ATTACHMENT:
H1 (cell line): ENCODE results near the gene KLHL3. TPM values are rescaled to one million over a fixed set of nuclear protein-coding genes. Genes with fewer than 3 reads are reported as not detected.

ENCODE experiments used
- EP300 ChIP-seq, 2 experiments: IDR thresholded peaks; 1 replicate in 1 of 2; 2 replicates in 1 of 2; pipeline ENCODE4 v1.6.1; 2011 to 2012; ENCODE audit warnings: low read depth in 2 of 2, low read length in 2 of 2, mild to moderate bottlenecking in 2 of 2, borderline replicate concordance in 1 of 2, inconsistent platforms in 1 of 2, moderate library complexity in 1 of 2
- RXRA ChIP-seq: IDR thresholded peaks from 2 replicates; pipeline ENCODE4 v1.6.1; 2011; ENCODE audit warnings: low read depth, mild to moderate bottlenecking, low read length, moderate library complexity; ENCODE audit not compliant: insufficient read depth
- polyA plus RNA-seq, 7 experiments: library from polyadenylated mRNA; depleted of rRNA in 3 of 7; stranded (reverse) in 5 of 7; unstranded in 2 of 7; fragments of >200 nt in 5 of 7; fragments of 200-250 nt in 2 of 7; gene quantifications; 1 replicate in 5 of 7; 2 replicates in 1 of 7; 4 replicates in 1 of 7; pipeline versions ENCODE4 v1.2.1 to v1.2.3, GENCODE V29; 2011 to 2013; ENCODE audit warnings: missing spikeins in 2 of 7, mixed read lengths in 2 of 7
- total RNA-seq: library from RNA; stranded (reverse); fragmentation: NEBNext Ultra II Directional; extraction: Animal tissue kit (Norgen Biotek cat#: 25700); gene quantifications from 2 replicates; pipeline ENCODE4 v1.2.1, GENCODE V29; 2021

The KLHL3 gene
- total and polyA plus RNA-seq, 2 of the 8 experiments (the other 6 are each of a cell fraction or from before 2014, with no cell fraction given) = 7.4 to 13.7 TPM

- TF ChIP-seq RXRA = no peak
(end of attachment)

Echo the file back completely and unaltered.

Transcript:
H1 (cell line): ENCODE results near the gene KLHL3. TPM values are rescaled to one million over a fixed set of nuclear protein-coding genes. Genes with fewer than 3 reads are reported as not detected.

ENCODE experiments used
- EP300 ChIP-seq, 2 experiments: IDR thresholded peaks; 1 replicate in 1 of 2; 2 replicates in 1 of 2; pipeline ENCODE4 v1.6.1; 2011 to 2012; ENCODE audit warnings: low read depth in 2 of 2, low read length in 2 of 2, mild to moderate bottlenecking in 2 of 2, borderline replicate concordance in 1 of 2, inconsistent platforms in 1 of 2, moderate library complexity in 1 of 2
- RXRA ChIP-seq: IDR thresholded peaks from 2 replicates; pipeline ENCODE4 v1.6.1; 2011; ENCODE audit warnings: low read depth, mild to moderate bottlenecking, low read length, moderate library complexity; ENCODE audit not compliant: insufficient read depth
- polyA plus RNA-seq, 7 experiments: library from polyadenylated mRNA; depleted of rRNA in 3 of 7; stranded (reverse) in 5 of 7; unstranded in 2 of 7; fragments of >200 nt in 5 of 7; fragments of 200-250 nt in 2 of 7; gene quantifications; 1 replicate in 5 of 7; 2 replicates in 1 of 7; 4 replicates in 1 of 7; pipeline versions ENCODE4 v1.2.1 to v1.2.3, GENCODE V29; 2011 to 2013; ENCODE audit warnings: missing spikeins in 2 of 7, mixed read lengths in 2 of 7
- total RNA-seq: library from RNA; stranded (reverse); fragmentation: NEBNext Ultra II Directional; extraction: Animal tissue kit (Norgen Biotek cat#: 25700); gene quantifications from 2 replicates; pipeline ENCODE4 v1.2.1, GENCODE V29; 2021

The KLHL3 gene
- total and polyA plus RNA-seq, 2 of the 8 experiments (the other 6 are each of a cell fraction or from before 2014, with no cell fraction given) = 7.4 to 13.7 TPM

- TF ChIP-seq RXRA = no peak